Twenty years ago the Guggenheim put Bilbao on the map. But can art really transform a city?by Andrew Dickson / November 12, 2017 / Leave a comment
Published in December 2017 issue of Prospect Magazine
At 10am on a crisp autumn morning, Bilbao was bustling. Tourists were drifting down to the riverside, filling the cafés across from the Guggenheim Museum. Around them, men in shorts fussed with spotlights and loudspeakers, preparing a sound-and-light show to commemorate the museum’s 20th anniversary. As gardeners began to replant Jeff Koons’s flower-covered Puppy sculpture—it was looking a touch threadbare—the nickel-bright whorls of Frank Gehry’s building shimmered in the sun. All across town there were hoardings and adverts carrying the legend el arte lo cambio, “art changes everything.”
Since the museum opened in 1997, that motto has been both creed and catechism. Back then, so the legend goes, the tired old port of Bilbao was a basket case: polluted, filled with rotting heavy industry, crushed by unemployment, dying a slow death on every available measure—the Kingston upon Hull of Spain. These days it is the very model of a modern European cultural destination, filled with new buildings and bustling cafés. Literally a model, in fact: the “Bilbao effect” is an established part of the urban planner’s lexicon. It enshrines the idea that, by investing heavily in culture—ideally an iconic gallery or museum—down-on-their-luck cities can embrace a dynamic new future.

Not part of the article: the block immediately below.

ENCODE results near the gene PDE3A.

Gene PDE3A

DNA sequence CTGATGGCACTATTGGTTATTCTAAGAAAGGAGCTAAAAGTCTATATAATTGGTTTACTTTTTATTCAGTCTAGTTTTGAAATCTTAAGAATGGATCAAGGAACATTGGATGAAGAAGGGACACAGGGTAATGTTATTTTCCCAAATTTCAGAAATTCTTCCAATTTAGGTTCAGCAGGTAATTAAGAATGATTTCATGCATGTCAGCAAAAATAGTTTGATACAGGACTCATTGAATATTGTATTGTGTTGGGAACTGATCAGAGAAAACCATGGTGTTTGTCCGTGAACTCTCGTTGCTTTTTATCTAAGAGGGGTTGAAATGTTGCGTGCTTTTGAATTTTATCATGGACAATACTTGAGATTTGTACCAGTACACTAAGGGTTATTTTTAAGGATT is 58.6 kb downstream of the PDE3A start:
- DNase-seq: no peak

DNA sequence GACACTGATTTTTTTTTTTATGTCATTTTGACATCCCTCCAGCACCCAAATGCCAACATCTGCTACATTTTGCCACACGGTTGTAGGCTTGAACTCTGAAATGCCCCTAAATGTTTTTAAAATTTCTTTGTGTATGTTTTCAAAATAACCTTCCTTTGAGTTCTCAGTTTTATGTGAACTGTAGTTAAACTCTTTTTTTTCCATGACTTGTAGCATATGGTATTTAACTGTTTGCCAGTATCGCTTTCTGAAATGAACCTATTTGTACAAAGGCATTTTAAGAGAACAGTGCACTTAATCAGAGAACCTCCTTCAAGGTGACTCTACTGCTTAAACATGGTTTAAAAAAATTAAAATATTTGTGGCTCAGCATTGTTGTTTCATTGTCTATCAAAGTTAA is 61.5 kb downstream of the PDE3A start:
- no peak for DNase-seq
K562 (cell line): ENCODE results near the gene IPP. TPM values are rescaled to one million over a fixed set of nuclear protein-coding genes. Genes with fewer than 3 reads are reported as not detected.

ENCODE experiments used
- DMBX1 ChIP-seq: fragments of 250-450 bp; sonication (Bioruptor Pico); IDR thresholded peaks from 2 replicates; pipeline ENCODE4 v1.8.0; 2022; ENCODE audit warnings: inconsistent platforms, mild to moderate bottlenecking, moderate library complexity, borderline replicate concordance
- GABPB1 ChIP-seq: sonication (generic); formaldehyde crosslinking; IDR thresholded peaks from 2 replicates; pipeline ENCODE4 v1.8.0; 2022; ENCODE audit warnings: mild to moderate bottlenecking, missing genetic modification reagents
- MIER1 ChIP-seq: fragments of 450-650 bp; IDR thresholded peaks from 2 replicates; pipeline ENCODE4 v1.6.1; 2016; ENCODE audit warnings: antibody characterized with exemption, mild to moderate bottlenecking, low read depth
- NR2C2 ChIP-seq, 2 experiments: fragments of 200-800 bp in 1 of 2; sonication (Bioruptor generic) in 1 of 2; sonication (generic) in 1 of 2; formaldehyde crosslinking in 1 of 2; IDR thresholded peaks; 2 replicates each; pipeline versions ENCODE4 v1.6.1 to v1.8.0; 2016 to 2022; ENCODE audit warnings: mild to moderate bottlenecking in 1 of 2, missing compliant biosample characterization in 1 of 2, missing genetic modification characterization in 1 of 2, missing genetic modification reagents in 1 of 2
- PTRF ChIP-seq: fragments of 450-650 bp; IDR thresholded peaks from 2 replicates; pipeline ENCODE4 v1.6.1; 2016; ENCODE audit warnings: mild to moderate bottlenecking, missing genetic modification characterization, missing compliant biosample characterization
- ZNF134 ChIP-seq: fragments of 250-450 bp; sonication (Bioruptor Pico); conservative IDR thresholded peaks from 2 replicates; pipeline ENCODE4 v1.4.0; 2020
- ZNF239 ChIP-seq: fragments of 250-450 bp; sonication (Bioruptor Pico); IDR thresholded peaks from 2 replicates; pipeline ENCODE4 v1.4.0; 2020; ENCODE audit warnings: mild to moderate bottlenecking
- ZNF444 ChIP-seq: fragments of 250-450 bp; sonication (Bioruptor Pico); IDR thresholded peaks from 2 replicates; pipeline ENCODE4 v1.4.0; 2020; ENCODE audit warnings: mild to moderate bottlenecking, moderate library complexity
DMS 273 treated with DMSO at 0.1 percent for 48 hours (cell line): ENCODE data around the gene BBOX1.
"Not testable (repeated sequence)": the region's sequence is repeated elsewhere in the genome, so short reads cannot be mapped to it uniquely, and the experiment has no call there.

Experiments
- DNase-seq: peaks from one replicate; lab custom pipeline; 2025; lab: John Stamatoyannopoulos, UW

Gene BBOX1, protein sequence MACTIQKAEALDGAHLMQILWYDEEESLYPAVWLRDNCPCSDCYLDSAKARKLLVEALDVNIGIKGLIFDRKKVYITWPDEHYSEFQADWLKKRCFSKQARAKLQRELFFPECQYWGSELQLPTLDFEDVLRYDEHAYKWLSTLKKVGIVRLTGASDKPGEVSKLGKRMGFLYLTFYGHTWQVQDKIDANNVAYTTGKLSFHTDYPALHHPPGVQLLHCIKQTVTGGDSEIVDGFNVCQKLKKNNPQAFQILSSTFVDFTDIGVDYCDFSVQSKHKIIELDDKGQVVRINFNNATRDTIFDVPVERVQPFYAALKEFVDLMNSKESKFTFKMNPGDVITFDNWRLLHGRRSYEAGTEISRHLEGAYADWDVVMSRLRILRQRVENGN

Yet the curious thing about the Bilbao effect is that no one can agree what it is. Few terms in urban studies are so bitterly disputed. For proponents, it is a formula for how post-industrial cities can use architecture and art to fast-track redevelopment, one that planners have attempted to replicate in locations as diverse as Perth, Metz, Belo Horizonte, Aarhus and Hong Kong.